In California, Proposition 19 will appear on the ballot in November, allowing voters to vote on the legalization of marijuana.
The problem is that recent polling on the issue show different results. A recent PPP poll showed a 16 point lead as well as a Survey USA poll that showed a 10 point lead. Other polls such as a Field Poll that showed a 4 point disadvantage and a Reuters/Ipsos poll showed a 2 point support deficit.
Nate Silver at FiveThirtyEight.com writes that polls that use an automated system return with more support for pot legalization while polls conducted by humans tend to get less support. He suggests that in automated polls, support from minority groups is noticeably higher, possibly due to a higher comfort level with automated polling.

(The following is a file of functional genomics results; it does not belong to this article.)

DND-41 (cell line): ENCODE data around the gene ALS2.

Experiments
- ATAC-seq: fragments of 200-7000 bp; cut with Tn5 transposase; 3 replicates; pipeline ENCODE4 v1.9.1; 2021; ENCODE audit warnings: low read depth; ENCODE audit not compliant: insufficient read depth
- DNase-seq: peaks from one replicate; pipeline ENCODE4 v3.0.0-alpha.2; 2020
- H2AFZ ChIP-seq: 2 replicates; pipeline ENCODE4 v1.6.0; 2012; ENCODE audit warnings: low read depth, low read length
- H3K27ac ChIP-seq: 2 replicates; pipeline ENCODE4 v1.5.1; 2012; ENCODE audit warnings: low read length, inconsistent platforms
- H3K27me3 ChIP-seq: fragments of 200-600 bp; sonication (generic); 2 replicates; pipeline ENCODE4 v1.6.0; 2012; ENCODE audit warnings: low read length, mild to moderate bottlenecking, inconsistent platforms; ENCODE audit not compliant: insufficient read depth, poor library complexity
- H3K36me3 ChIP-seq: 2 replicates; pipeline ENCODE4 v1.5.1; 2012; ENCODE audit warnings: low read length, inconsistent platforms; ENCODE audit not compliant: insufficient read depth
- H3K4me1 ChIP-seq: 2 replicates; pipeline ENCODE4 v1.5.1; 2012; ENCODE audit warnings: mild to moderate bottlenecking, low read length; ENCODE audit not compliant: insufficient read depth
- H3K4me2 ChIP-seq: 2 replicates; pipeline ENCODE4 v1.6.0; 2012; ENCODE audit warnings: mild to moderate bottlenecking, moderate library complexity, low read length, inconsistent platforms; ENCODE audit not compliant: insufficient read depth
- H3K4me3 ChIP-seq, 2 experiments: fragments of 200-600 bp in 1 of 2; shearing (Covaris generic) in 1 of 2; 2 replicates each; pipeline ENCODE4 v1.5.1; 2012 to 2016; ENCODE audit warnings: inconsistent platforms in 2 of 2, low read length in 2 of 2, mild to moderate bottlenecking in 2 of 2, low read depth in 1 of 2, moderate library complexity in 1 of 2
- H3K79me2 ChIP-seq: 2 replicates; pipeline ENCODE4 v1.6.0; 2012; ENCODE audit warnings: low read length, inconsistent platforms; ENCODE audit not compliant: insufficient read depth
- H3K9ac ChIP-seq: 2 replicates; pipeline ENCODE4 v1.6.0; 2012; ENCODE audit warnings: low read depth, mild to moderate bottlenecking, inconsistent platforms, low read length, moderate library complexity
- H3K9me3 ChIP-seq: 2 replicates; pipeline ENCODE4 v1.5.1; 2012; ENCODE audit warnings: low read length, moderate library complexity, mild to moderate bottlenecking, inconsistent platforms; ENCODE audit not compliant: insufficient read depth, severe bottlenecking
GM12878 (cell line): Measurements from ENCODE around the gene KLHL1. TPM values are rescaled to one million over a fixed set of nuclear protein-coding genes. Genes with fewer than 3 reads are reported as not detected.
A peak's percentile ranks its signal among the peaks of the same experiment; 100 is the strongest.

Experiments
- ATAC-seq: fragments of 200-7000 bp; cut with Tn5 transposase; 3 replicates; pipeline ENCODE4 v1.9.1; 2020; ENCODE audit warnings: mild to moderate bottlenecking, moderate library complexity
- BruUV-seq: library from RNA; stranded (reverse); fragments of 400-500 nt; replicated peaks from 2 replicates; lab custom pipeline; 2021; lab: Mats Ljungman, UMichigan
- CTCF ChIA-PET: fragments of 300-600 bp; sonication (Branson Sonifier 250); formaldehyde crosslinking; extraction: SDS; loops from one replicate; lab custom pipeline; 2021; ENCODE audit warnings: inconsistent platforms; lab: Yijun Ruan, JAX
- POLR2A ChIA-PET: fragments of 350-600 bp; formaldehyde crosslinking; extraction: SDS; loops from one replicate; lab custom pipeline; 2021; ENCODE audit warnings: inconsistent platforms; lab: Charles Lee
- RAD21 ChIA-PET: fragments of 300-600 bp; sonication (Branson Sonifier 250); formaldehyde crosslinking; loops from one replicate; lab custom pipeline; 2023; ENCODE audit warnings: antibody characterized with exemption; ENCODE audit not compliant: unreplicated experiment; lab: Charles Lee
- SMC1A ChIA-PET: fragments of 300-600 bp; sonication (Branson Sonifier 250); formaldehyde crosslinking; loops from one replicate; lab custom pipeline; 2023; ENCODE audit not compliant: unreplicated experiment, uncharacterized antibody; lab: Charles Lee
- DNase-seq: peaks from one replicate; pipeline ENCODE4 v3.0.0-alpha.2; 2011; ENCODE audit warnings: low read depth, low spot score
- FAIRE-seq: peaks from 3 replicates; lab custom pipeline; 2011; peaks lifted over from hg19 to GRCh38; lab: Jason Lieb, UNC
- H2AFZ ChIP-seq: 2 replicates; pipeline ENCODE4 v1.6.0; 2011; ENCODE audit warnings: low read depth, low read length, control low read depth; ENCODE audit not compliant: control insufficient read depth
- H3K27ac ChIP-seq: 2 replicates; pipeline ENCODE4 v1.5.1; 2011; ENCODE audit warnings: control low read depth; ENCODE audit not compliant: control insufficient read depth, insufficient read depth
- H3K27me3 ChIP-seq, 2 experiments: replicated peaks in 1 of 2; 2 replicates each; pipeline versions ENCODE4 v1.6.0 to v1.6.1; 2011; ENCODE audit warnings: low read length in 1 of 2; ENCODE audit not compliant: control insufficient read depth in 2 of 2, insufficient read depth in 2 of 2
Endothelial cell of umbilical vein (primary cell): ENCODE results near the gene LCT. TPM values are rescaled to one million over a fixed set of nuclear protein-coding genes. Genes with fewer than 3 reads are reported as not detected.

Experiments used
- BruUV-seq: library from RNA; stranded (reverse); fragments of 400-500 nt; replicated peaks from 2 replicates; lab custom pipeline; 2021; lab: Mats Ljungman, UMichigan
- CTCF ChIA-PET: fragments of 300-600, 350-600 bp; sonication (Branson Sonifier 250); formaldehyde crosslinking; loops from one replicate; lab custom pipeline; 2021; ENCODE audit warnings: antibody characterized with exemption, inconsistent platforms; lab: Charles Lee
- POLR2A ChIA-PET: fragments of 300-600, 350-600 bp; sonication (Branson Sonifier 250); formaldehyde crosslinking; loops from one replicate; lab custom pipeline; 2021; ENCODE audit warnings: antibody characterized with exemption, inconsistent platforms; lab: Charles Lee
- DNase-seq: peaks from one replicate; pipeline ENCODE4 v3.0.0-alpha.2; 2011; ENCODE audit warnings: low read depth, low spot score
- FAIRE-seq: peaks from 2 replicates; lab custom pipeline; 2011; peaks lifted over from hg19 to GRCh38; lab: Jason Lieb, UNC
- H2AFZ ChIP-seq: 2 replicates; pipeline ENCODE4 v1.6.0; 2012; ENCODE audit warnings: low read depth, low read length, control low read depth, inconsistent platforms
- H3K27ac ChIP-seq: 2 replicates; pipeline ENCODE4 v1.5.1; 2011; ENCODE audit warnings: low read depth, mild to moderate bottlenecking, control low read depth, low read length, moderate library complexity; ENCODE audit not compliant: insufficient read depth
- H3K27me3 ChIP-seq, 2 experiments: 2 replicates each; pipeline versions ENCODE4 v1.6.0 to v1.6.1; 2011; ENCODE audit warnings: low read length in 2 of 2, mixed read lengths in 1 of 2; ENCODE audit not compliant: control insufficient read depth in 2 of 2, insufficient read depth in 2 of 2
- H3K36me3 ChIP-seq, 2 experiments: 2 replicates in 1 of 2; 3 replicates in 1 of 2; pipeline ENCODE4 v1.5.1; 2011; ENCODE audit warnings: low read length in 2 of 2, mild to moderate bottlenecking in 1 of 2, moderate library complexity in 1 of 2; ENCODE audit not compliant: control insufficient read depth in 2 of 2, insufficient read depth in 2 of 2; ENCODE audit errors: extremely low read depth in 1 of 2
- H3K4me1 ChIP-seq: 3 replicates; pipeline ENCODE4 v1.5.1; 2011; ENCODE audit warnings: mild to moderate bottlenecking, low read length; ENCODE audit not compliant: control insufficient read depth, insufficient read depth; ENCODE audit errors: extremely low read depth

“It’s possible that we’re seeing some sort of Bradley effect in reverse, which I’ve reluctantly dubbed the “Broadus Effect” after the given name of the rapper Snoop Dogg, himself a frequent consumer of cannabinoid-rich products.” Silver concludes. “The original Bradley Effect, named for former Los Angeles mayor Tom Bradley, occurs when respondents in surveys are asked about socially desirable behaviors, such as being free from racial prejudice. Although the racial version of Bradley effect itself is probably a thing of the past, social desirability bias may manifest itself in other ways. ”
Read his full analysis here: